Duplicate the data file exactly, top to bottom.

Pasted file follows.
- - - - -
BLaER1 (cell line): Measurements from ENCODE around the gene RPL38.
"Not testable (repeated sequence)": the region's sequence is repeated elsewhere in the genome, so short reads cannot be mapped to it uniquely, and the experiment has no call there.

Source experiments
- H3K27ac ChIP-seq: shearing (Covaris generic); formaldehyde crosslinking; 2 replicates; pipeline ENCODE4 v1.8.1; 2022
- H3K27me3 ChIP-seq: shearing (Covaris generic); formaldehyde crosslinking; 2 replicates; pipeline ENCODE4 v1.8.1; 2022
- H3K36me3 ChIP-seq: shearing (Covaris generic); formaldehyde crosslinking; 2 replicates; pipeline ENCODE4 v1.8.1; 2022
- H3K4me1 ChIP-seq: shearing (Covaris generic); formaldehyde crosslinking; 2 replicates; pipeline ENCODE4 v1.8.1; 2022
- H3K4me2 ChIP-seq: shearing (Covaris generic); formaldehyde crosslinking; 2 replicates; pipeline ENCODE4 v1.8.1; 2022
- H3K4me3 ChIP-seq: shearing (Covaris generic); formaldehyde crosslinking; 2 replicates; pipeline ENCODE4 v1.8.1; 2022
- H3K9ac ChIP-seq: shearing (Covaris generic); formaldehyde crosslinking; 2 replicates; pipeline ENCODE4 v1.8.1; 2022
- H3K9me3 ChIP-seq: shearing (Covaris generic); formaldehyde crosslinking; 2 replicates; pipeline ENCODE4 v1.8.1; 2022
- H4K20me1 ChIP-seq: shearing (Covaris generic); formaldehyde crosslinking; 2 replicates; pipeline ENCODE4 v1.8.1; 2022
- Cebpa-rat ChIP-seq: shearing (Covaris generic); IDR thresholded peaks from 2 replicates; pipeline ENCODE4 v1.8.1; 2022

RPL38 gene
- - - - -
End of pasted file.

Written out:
BLaER1 (cell line): Measurements from ENCODE around the gene RPL38.
"Not testable (repeated sequence)": the region's sequence is repeated elsewhere in the genome, so short reads cannot be mapped to it uniquely, and the experiment has no call there.

Source experiments
- H3K27ac ChIP-seq: shearing (Covaris generic); formaldehyde crosslinking; 2 replicates; pipeline ENCODE4 v1.8.1; 2022
- H3K27me3 ChIP-seq: shearing (Covaris generic); formaldehyde crosslinking; 2 replicates; pipeline ENCODE4 v1.8.1; 2022
- H3K36me3 ChIP-seq: shearing (Covaris generic); formaldehyde crosslinking; 2 replicates; pipeline ENCODE4 v1.8.1; 2022
- H3K4me1 ChIP-seq: shearing (Covaris generic); formaldehyde crosslinking; 2 replicates; pipeline ENCODE4 v1.8.1; 2022
- H3K4me2 ChIP-seq: shearing (Covaris generic); formaldehyde crosslinking; 2 replicates; pipeline ENCODE4 v1.8.1; 2022
- H3K4me3 ChIP-seq: shearing (Covaris generic); formaldehyde crosslinking; 2 replicates; pipeline ENCODE4 v1.8.1; 2022
- H3K9ac ChIP-seq: shearing (Covaris generic); formaldehyde crosslinking; 2 replicates; pipeline ENCODE4 v1.8.1; 2022
- H3K9me3 ChIP-seq: shearing (Covaris generic); formaldehyde crosslinking; 2 replicates; pipeline ENCODE4 v1.8.1; 2022
- H4K20me1 ChIP-seq: shearing (Covaris generic); formaldehyde crosslinking; 2 replicates; pipeline ENCODE4 v1.8.1; 2022
- Cebpa-rat ChIP-seq: shearing (Covaris generic); IDR thresholded peaks from 2 replicates; pipeline ENCODE4 v1.8.1; 2022

RPL38 gene